A new cafe in the Indian city of Agra, besides serving coffee, aims to remove the stigma surrounding victims of acid attacks.
Cafe Sheroes' Hangout, an initiative started by the Stop Acid Attacks campaign and the Chaanv Foundation, hopes to spread awareness of acid attacks by having survivors like Chanchal, Ritu, Rupa and Geeta run it.
The cafe also houses a library, a community radio hub and a boutique corner that showcases Rupa's work.
Rupa, 22, wanted to be a designer but the attack delayed the realisation of her ambition. "Earlier, I used to cover my face with a scarf but not any more. Though I never gave up on my dream, I did not think that it would be possible one day." In August, she launched her own collection called Rupa Design.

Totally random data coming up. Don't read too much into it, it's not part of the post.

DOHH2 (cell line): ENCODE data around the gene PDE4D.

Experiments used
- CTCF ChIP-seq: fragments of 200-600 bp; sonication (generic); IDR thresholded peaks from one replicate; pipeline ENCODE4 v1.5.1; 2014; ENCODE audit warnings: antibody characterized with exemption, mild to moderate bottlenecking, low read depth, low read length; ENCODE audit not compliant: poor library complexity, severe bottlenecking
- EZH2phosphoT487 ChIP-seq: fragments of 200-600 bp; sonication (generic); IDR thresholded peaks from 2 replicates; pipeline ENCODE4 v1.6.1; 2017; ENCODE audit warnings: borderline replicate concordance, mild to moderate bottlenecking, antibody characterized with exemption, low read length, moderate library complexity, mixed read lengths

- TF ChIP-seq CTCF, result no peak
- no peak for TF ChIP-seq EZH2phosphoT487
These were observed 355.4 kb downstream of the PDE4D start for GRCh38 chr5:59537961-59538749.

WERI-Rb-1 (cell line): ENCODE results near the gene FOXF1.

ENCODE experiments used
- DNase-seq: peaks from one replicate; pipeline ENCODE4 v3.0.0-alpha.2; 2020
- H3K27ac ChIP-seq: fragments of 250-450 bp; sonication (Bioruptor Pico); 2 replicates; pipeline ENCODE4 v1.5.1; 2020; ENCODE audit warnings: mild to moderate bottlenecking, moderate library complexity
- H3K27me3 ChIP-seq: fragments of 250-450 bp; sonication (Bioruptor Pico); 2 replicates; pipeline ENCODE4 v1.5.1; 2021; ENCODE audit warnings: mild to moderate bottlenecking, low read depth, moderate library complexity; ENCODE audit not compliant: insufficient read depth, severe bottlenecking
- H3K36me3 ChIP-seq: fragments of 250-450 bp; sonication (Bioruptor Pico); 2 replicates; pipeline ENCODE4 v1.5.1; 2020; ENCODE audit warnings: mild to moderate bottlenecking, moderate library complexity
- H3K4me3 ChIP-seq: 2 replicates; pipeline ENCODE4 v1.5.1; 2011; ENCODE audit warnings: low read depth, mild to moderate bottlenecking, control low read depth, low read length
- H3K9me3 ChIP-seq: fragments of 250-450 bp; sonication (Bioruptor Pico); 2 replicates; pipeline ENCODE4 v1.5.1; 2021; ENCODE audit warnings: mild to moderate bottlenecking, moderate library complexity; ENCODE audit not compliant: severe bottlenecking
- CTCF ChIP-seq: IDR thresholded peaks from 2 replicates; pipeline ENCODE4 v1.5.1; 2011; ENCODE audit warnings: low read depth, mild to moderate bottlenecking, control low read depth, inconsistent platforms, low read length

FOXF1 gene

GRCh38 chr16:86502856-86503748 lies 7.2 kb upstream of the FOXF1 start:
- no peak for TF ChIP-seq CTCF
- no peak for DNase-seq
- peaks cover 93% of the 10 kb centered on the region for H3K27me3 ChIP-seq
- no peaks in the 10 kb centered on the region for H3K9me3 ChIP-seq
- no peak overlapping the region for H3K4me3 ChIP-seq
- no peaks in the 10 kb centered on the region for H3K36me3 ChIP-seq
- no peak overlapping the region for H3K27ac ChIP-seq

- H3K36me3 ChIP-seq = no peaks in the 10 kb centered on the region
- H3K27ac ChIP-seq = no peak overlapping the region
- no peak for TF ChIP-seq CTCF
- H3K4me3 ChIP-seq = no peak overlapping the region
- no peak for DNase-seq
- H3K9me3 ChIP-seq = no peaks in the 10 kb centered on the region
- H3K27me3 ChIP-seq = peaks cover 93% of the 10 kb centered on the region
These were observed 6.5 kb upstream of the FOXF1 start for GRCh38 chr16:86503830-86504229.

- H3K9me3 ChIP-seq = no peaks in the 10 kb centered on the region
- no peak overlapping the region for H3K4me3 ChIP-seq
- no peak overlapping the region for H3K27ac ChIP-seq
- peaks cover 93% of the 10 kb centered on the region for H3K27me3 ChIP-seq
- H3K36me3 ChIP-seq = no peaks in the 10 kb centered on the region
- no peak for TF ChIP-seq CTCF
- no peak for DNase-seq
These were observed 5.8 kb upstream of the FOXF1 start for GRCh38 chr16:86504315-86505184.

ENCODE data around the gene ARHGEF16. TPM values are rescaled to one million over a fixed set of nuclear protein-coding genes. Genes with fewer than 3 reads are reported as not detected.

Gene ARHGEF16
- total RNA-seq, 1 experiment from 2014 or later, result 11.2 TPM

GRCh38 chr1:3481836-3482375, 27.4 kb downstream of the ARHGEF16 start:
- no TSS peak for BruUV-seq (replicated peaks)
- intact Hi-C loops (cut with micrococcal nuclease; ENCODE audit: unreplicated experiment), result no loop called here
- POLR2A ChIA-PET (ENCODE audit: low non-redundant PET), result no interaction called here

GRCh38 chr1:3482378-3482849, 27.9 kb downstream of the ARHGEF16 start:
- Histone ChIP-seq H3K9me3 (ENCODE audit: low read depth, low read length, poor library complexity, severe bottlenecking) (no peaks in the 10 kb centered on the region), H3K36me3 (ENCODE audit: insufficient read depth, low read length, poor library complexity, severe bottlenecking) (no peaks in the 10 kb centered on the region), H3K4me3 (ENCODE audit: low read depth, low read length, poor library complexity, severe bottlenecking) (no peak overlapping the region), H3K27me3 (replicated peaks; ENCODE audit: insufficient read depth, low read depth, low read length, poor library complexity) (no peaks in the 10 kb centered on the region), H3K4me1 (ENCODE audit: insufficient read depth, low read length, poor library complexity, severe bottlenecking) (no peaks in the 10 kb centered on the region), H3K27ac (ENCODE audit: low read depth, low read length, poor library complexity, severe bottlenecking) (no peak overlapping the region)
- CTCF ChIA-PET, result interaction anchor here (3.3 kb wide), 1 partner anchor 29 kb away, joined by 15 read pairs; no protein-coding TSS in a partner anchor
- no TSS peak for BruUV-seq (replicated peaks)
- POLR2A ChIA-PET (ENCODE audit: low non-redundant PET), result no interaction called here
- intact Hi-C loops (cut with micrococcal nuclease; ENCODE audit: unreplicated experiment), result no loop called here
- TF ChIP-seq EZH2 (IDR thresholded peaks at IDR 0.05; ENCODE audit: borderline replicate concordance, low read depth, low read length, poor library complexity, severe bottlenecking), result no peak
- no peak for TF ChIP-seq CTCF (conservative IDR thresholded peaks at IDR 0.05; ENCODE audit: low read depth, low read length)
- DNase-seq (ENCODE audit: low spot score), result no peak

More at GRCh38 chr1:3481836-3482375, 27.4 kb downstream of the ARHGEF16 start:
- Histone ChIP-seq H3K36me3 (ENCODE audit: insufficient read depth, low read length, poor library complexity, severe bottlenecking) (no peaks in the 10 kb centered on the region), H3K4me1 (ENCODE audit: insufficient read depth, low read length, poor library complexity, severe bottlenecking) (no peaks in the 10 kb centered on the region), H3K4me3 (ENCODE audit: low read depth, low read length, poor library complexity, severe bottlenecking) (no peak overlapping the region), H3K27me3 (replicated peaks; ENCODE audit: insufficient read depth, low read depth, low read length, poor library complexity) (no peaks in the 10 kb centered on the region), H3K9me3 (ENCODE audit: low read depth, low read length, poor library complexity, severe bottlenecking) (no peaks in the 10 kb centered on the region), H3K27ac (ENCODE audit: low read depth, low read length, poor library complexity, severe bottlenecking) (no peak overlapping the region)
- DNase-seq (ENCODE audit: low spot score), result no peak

"The idea behind opening this cafe was not only to run a business but also to run an activity centre to spread awareness," Ashish Shukla, a lead campaigner for Stop Acid Attacks, told Al Jazeera. "People think that acid attack victims are from the outer world. Sheroes is an effort to make them believe that they are from this world only. Since we as a society are responsible for their scars, it is our responsibility to fix it and bring them into the mainstream of society."
Priyanka Singh, one of the customers at the cafe, couldn't agree more: "It's for a good cause. The idea is to rehabilitate the acid-attack victims and make them financially independent. I came out here to support the cause."
The idea for the cafe came from the founders who thought it would be an innovative way for survivors to earn a living.
"Most of these survivors are unlikely to get married. Hence, making them self-reliant is important so that they find a place in the mainstream [society]," Shukla added.
Sheroes is a play on the word hero, Shukla said, their way of honouring acid attack survivors.